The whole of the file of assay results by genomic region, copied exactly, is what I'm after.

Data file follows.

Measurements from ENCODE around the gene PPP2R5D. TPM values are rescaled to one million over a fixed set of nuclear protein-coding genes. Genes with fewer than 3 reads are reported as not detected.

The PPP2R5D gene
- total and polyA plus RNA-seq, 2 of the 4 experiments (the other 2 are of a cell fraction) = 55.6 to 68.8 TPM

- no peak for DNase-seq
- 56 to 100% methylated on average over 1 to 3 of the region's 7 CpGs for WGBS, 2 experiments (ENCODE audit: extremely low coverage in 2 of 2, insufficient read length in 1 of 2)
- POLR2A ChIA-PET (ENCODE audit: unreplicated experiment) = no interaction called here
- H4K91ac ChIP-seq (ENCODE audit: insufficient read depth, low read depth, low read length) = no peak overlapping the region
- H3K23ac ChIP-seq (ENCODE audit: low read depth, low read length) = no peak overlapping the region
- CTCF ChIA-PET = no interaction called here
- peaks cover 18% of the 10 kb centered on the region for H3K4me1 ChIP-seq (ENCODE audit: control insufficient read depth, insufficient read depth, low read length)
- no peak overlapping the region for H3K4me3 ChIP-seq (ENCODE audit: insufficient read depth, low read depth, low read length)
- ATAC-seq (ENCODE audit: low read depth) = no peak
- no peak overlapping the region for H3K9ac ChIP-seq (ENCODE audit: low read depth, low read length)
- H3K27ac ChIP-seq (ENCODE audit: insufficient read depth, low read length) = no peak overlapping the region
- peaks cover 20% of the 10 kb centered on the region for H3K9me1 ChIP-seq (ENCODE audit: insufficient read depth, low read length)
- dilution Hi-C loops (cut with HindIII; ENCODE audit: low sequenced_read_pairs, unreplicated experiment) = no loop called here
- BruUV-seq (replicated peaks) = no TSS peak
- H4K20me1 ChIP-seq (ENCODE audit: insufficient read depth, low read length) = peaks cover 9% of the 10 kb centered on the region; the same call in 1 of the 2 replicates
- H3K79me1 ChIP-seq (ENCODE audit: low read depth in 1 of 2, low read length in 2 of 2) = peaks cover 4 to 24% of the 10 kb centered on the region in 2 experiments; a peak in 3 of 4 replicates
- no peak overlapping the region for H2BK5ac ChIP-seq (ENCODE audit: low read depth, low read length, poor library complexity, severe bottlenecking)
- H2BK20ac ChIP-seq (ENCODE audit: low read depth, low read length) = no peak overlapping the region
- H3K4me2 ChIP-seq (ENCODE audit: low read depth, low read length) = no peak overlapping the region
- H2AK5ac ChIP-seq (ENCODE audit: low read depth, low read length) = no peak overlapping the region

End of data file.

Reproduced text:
Measurements from ENCODE around the gene PPP2R5D. TPM values are rescaled to one million over a fixed set of nuclear protein-coding genes. Genes with fewer than 3 reads are reported as not detected.

The PPP2R5D gene
- total and polyA plus RNA-seq, 2 of the 4 experiments (the other 2 are of a cell fraction) = 55.6 to 68.8 TPM

- no peak for DNase-seq
- 56 to 100% methylated on average over 1 to 3 of the region's 7 CpGs for WGBS, 2 experiments (ENCODE audit: extremely low coverage in 2 of 2, insufficient read length in 1 of 2)
- POLR2A ChIA-PET (ENCODE audit: unreplicated experiment) = no interaction called here
- H4K91ac ChIP-seq (ENCODE audit: insufficient read depth, low read depth, low read length) = no peak overlapping the region
- H3K23ac ChIP-seq (ENCODE audit: low read depth, low read length) = no peak overlapping the region
- CTCF ChIA-PET = no interaction called here
- peaks cover 18% of the 10 kb centered on the region for H3K4me1 ChIP-seq (ENCODE audit: control insufficient read depth, insufficient read depth, low read length)
- no peak overlapping the region for H3K4me3 ChIP-seq (ENCODE audit: insufficient read depth, low read depth, low read length)
- ATAC-seq (ENCODE audit: low read depth) = no peak
- no peak overlapping the region for H3K9ac ChIP-seq (ENCODE audit: low read depth, low read length)
- H3K27ac ChIP-seq (ENCODE audit: insufficient read depth, low read length) = no peak overlapping the region
- peaks cover 20% of the 10 kb centered on the region for H3K9me1 ChIP-seq (ENCODE audit: insufficient read depth, low read length)
- dilution Hi-C loops (cut with HindIII; ENCODE audit: low sequenced_read_pairs, unreplicated experiment) = no loop called here
- BruUV-seq (replicated peaks) = no TSS peak
- H4K20me1 ChIP-seq (ENCODE audit: insufficient read depth, low read length) = peaks cover 9% of the 10 kb centered on the region; the same call in 1 of the 2 replicates
- H3K79me1 ChIP-seq (ENCODE audit: low read depth in 1 of 2, low read length in 2 of 2) = peaks cover 4 to 24% of the 10 kb centered on the region in 2 experiments; a peak in 3 of 4 replicates
- no peak overlapping the region for H2BK5ac ChIP-seq (ENCODE audit: low read depth, low read length, poor library complexity, severe bottlenecking)
- H2BK20ac ChIP-seq (ENCODE audit: low read depth, low read length) = no peak overlapping the region
- H3K4me2 ChIP-seq (ENCODE audit: low read depth, low read length) = no peak overlapping the region
- H2AK5ac ChIP-seq (ENCODE audit: low read depth, low read length) = no peak overlapping the region